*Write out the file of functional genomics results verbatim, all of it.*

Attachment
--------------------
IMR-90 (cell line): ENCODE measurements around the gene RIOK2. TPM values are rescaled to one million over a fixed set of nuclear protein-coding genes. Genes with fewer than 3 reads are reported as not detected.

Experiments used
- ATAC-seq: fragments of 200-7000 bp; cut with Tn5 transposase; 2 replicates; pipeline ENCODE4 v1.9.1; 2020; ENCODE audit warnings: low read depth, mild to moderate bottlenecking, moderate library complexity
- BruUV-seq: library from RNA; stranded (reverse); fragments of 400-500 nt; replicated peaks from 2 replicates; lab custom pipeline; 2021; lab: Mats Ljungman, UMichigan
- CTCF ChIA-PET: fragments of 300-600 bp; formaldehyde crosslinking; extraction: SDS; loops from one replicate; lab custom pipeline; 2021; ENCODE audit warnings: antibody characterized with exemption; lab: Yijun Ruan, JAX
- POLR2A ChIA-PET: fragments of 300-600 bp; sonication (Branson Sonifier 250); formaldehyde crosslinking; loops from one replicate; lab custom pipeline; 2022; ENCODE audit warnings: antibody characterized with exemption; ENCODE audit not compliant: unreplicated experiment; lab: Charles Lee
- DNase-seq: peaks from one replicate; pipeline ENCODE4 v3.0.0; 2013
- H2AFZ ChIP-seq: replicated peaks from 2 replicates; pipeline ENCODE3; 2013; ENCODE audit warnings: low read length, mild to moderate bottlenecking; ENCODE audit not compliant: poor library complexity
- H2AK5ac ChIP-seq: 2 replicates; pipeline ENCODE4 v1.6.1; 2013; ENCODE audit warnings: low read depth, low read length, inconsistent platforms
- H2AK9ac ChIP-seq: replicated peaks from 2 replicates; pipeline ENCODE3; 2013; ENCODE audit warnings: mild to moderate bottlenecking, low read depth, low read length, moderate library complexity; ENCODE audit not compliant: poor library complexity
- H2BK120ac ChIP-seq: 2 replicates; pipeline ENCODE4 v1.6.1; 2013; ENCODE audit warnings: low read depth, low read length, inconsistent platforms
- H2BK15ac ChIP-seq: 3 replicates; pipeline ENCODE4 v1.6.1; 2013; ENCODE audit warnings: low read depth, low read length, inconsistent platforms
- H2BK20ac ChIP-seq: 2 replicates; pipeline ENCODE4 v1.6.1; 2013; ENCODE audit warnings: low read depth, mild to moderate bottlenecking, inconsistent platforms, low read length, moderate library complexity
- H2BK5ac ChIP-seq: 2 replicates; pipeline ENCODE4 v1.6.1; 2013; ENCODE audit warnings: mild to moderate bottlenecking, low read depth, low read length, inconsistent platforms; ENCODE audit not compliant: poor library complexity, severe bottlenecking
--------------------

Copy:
IMR-90 (cell line): ENCODE measurements around the gene RIOK2. TPM values are rescaled to one million over a fixed set of nuclear protein-coding genes. Genes with fewer than 3 reads are reported as not detected.

Experiments used
- ATAC-seq: fragments of 200-7000 bp; cut with Tn5 transposase; 2 replicates; pipeline ENCODE4 v1.9.1; 2020; ENCODE audit warnings: low read depth, mild to moderate bottlenecking, moderate library complexity
- BruUV-seq: library from RNA; stranded (reverse); fragments of 400-500 nt; replicated peaks from 2 replicates; lab custom pipeline; 2021; lab: Mats Ljungman, UMichigan
- CTCF ChIA-PET: fragments of 300-600 bp; formaldehyde crosslinking; extraction: SDS; loops from one replicate; lab custom pipeline; 2021; ENCODE audit warnings: antibody characterized with exemption; lab: Yijun Ruan, JAX
- POLR2A ChIA-PET: fragments of 300-600 bp; sonication (Branson Sonifier 250); formaldehyde crosslinking; loops from one replicate; lab custom pipeline; 2022; ENCODE audit warnings: antibody characterized with exemption; ENCODE audit not compliant: unreplicated experiment; lab: Charles Lee
- DNase-seq: peaks from one replicate; pipeline ENCODE4 v3.0.0; 2013
- H2AFZ ChIP-seq: replicated peaks from 2 replicates; pipeline ENCODE3; 2013; ENCODE audit warnings: low read length, mild to moderate bottlenecking; ENCODE audit not compliant: poor library complexity
- H2AK5ac ChIP-seq: 2 replicates; pipeline ENCODE4 v1.6.1; 2013; ENCODE audit warnings: low read depth, low read length, inconsistent platforms
- H2AK9ac ChIP-seq: replicated peaks from 2 replicates; pipeline ENCODE3; 2013; ENCODE audit warnings: mild to moderate bottlenecking, low read depth, low read length, moderate library complexity; ENCODE audit not compliant: poor library complexity
- H2BK120ac ChIP-seq: 2 replicates; pipeline ENCODE4 v1.6.1; 2013; ENCODE audit warnings: low read depth, low read length, inconsistent platforms
- H2BK15ac ChIP-seq: 3 replicates; pipeline ENCODE4 v1.6.1; 2013; ENCODE audit warnings: low read depth, low read length, inconsistent platforms
- H2BK20ac ChIP-seq: 2 replicates; pipeline ENCODE4 v1.6.1; 2013; ENCODE audit warnings: low read depth, mild to moderate bottlenecking, inconsistent platforms, low read length, moderate library complexity
- H2BK5ac ChIP-seq: 2 replicates; pipeline ENCODE4 v1.6.1; 2013; ENCODE audit warnings: mild to moderate bottlenecking, low read depth, low read length, inconsistent platforms; ENCODE audit not compliant: poor library complexity, severe bottlenecking